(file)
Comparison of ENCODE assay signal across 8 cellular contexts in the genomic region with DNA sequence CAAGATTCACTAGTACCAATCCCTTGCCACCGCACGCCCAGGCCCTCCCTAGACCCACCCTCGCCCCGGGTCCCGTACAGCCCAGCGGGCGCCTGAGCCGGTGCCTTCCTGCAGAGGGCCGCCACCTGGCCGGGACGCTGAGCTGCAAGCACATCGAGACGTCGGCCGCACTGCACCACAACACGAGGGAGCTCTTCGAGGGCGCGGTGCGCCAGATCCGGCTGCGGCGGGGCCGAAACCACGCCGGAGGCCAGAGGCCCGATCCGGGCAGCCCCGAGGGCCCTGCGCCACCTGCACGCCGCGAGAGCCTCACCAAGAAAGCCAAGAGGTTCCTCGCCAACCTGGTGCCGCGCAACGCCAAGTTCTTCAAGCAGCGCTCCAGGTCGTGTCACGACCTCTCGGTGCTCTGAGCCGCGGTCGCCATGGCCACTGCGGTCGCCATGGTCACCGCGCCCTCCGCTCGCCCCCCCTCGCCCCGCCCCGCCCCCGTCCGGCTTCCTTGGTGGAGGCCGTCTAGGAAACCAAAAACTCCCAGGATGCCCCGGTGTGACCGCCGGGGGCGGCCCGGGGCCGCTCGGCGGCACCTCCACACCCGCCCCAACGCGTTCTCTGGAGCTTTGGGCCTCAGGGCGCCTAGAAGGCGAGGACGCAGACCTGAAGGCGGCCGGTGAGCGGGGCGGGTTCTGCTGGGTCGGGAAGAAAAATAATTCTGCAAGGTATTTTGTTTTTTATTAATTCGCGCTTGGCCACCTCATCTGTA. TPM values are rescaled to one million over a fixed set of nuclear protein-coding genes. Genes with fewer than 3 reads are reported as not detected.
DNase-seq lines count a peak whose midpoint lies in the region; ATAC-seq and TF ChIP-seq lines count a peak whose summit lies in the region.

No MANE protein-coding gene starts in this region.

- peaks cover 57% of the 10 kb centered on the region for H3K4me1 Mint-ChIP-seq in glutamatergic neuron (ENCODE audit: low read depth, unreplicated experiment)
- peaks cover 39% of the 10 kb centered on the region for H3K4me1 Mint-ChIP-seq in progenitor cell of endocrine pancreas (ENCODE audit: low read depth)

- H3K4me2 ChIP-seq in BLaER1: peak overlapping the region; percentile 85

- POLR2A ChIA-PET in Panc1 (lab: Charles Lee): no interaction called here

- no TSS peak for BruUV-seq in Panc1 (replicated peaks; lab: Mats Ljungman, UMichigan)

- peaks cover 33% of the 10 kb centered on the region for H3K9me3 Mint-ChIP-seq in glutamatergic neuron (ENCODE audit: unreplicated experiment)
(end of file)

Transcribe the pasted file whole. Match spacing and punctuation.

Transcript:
Comparison of ENCODE assay signal across 8 cellular contexts in the genomic region with DNA sequence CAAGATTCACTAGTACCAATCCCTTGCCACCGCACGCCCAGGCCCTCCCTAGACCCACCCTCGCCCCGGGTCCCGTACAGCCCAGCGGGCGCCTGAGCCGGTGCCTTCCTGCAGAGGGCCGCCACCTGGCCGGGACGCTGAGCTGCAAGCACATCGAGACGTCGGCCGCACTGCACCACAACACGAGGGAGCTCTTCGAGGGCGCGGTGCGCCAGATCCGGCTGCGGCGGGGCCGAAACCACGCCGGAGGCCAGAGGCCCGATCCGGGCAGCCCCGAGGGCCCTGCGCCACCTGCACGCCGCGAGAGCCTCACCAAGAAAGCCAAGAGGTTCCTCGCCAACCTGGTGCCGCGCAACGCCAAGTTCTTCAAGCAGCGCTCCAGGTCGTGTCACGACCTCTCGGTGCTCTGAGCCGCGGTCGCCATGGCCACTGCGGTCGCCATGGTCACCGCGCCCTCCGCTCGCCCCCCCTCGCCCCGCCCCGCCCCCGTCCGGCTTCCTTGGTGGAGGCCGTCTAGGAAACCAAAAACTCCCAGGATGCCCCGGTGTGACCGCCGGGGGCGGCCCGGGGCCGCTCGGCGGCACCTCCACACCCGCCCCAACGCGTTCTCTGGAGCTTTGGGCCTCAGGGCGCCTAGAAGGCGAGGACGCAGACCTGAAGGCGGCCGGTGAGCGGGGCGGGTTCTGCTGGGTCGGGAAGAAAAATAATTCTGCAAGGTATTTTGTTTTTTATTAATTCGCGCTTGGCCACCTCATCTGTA. TPM values are rescaled to one million over a fixed set of nuclear protein-coding genes. Genes with fewer than 3 reads are reported as not detected.
DNase-seq lines count a peak whose midpoint lies in the region; ATAC-seq and TF ChIP-seq lines count a peak whose summit lies in the region.

No MANE protein-coding gene starts in this region.

- peaks cover 57% of the 10 kb centered on the region for H3K4me1 Mint-ChIP-seq in glutamatergic neuron (ENCODE audit: low read depth, unreplicated experiment)
- peaks cover 39% of the 10 kb centered on the region for H3K4me1 Mint-ChIP-seq in progenitor cell of endocrine pancreas (ENCODE audit: low read depth)

- H3K4me2 ChIP-seq in BLaER1: peak overlapping the region; percentile 85

- POLR2A ChIA-PET in Panc1 (lab: Charles Lee): no interaction called here

- no TSS peak for BruUV-seq in Panc1 (replicated peaks; lab: Mats Ljungman, UMichigan)

- peaks cover 33% of the 10 kb centered on the region for H3K9me3 Mint-ChIP-seq in glutamatergic neuron (ENCODE audit: unreplicated experiment)